Pets are cute, cuddly, soft, and, according to a few studies, pets also relieve stress.
One study by Ohio State University found that students who own a cat or dog are less likely to feel lonely and depressed. I enjoy coming home to my two cats at the end of the day, but not all students on and off-campus don’t have this luxury.
Aside from the loneliness and depression, students are highly stressed people. NBC News reported that 1 in 5 college students experience constant stress. Although pets may ease our student burdens, Housing Director Seth Gubler said he won’t allow pets in the dorms for practical reasons.
“There are two specific reasons why pets are not allowed in the dorms: health and safety concerns and concern for the physical facilities,” Gubler said. “With health and safety, the common issue we find is people with sensitive allergies. With the physical facilities, if the animal is not maintained, carpet and furniture can get ripped up and torn pretty easily.”
These reasons are understandable from a business standpoint; however, from the student perspective, a pet’s loyalty and affection may be difficult to sacrifice.
Madison Peterson, a freshman psychology major from Roy, fondly recalled the pet she left behind.
“I would be totally fine with [pets being allowed in dorms],” Peterson said. “If I could bring my dog to college, I would.”
Aalaysia Lindsey, a freshman biology major from Las Vegas, said she doesn’t support the idea of pets being allowed in the dorms.
“I have [a dog], but I don’t want her with me,” Lindsey said.
Another student said she’d be fine with a fish but not a dog, while another said she was fine with cats and small dogs only. Student preference is based around smaller animals, which makes sense given the size of the dorms. I wouldn’t want a giant dog crowding me in such a small space either.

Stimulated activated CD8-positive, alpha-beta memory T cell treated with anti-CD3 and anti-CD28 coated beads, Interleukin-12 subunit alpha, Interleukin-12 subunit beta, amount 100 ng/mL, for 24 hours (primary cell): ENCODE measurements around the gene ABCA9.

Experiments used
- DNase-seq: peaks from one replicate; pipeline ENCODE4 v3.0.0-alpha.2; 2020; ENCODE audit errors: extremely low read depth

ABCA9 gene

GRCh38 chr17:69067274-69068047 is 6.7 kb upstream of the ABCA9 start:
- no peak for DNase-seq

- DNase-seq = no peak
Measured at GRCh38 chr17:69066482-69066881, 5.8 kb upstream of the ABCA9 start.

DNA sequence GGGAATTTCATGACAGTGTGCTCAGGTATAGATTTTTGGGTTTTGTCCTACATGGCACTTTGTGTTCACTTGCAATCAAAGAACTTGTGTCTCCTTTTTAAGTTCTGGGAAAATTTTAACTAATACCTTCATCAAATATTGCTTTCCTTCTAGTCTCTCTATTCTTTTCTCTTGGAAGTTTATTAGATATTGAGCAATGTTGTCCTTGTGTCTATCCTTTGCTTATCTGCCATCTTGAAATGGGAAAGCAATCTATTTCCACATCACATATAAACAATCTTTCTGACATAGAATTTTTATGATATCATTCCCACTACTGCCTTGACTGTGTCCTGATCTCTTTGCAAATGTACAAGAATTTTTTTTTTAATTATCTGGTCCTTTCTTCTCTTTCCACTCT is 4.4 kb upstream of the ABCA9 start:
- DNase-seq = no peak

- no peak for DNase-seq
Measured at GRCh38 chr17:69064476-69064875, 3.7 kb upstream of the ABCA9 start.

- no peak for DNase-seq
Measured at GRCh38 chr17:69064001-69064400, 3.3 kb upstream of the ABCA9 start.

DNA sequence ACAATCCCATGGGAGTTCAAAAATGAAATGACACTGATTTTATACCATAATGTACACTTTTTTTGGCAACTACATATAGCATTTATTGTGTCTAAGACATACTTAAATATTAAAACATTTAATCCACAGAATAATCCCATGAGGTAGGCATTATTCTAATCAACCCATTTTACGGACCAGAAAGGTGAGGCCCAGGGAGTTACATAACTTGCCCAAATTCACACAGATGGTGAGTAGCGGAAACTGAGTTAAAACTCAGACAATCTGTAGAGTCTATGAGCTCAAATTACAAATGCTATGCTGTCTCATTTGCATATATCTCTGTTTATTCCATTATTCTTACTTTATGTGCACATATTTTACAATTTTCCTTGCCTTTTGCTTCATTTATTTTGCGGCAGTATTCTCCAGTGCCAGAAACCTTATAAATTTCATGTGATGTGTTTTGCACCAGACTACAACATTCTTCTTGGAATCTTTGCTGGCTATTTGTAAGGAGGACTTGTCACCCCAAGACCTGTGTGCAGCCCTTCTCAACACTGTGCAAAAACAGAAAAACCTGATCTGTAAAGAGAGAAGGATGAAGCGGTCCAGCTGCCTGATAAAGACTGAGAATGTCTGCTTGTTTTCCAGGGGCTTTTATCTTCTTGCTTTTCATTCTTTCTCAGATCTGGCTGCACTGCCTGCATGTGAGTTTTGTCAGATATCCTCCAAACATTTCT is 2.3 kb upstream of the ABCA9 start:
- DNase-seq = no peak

The no-pet policy is a strict one for on and off-campus housing; however, animal lovers shouldn’t fret. According to an article by USA Today, some colleges are providing students with dogs for stress relief. Depending on the school, students either visit a room dedicated to the dogs or “check out” a dog through a catalog.
We all have stress, and most of us love animals, so this is an amazing idea that Dixie State University could implement. Testing scores and student performance in general may improve if we can spend time with those designated dogs.
This concept of “therapy dogs” may be a possibility for DSU in the future, Gubler said.
“These larger, residence-like communities with thousands of students [like DSU campus] sometimes have enough space to identify certain areas where they might allow pets,” Gubler said. “Maybe during finals week, they might say, ‘if you come into this hall, there’s an animal you can interact with.’”
Until the day we get those animals on campus, it’s best to cuddle your furry friend whenever you go back home.